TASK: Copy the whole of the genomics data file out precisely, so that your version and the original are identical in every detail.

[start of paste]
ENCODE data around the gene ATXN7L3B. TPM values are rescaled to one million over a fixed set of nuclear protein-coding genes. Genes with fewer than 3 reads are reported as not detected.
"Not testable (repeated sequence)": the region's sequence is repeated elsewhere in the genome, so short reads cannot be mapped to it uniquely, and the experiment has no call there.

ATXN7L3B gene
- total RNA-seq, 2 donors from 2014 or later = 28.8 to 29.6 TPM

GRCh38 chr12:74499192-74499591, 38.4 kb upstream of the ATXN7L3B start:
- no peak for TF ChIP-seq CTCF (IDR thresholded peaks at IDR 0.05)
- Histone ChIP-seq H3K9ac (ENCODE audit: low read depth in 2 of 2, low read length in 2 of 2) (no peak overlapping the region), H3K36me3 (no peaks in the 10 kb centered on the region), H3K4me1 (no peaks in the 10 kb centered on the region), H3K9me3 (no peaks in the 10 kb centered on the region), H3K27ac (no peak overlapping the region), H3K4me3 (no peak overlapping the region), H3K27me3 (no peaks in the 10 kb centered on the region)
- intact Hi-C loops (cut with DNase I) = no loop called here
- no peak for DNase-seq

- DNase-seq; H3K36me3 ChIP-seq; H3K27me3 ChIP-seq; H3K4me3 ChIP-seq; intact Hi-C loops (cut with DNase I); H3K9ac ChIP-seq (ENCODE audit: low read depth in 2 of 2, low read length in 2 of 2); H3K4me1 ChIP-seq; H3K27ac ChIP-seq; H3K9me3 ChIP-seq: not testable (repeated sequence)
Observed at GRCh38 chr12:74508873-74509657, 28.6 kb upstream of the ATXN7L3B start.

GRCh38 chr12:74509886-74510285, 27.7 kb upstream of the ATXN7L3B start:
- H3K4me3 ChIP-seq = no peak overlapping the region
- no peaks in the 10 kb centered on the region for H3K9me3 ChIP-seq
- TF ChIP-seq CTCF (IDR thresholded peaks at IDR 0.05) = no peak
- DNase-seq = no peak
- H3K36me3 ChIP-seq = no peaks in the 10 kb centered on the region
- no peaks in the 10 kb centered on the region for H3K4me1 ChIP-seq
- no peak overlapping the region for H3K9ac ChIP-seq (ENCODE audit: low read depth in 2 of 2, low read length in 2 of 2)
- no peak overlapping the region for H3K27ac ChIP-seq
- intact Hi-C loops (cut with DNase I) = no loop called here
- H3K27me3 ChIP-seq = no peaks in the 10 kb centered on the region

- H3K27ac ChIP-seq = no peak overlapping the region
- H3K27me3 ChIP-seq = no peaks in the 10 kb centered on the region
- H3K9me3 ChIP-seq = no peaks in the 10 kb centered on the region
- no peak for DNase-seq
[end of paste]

ENCODE data around the gene ATXN7L3B. TPM values are rescaled to one million over a fixed set of nuclear protein-coding genes. Genes with fewer than 3 reads are reported as not detected.
"Not testable (repeated sequence)": the region's sequence is repeated elsewhere in the genome, so short reads cannot be mapped to it uniquely, and the experiment has no call there.

ATXN7L3B gene
- total RNA-seq, 2 donors from 2014 or later = 28.8 to 29.6 TPM

GRCh38 chr12:74499192-74499591, 38.4 kb upstream of the ATXN7L3B start:
- no peak for TF ChIP-seq CTCF (IDR thresholded peaks at IDR 0.05)
- Histone ChIP-seq H3K9ac (ENCODE audit: low read depth in 2 of 2, low read length in 2 of 2) (no peak overlapping the region), H3K36me3 (no peaks in the 10 kb centered on the region), H3K4me1 (no peaks in the 10 kb centered on the region), H3K9me3 (no peaks in the 10 kb centered on the region), H3K27ac (no peak overlapping the region), H3K4me3 (no peak overlapping the region), H3K27me3 (no peaks in the 10 kb centered on the region)
- intact Hi-C loops (cut with DNase I) = no loop called here
- no peak for DNase-seq

- DNase-seq; H3K36me3 ChIP-seq; H3K27me3 ChIP-seq; H3K4me3 ChIP-seq; intact Hi-C loops (cut with DNase I); H3K9ac ChIP-seq (ENCODE audit: low read depth in 2 of 2, low read length in 2 of 2); H3K4me1 ChIP-seq; H3K27ac ChIP-seq; H3K9me3 ChIP-seq: not testable (repeated sequence)
Observed at GRCh38 chr12:74508873-74509657, 28.6 kb upstream of the ATXN7L3B start.

GRCh38 chr12:74509886-74510285, 27.7 kb upstream of the ATXN7L3B start:
- H3K4me3 ChIP-seq = no peak overlapping the region
- no peaks in the 10 kb centered on the region for H3K9me3 ChIP-seq
- TF ChIP-seq CTCF (IDR thresholded peaks at IDR 0.05) = no peak
- DNase-seq = no peak
- H3K36me3 ChIP-seq = no peaks in the 10 kb centered on the region
- no peaks in the 10 kb centered on the region for H3K4me1 ChIP-seq
- no peak overlapping the region for H3K9ac ChIP-seq (ENCODE audit: low read depth in 2 of 2, low read length in 2 of 2)
- no peak overlapping the region for H3K27ac ChIP-seq
- intact Hi-C loops (cut with DNase I) = no loop called here
- H3K27me3 ChIP-seq = no peaks in the 10 kb centered on the region

- H3K27ac ChIP-seq = no peak overlapping the region
- H3K27me3 ChIP-seq = no peaks in the 10 kb centered on the region
- H3K9me3 ChIP-seq = no peaks in the 10 kb centered on the region
- no peak for DNase-seq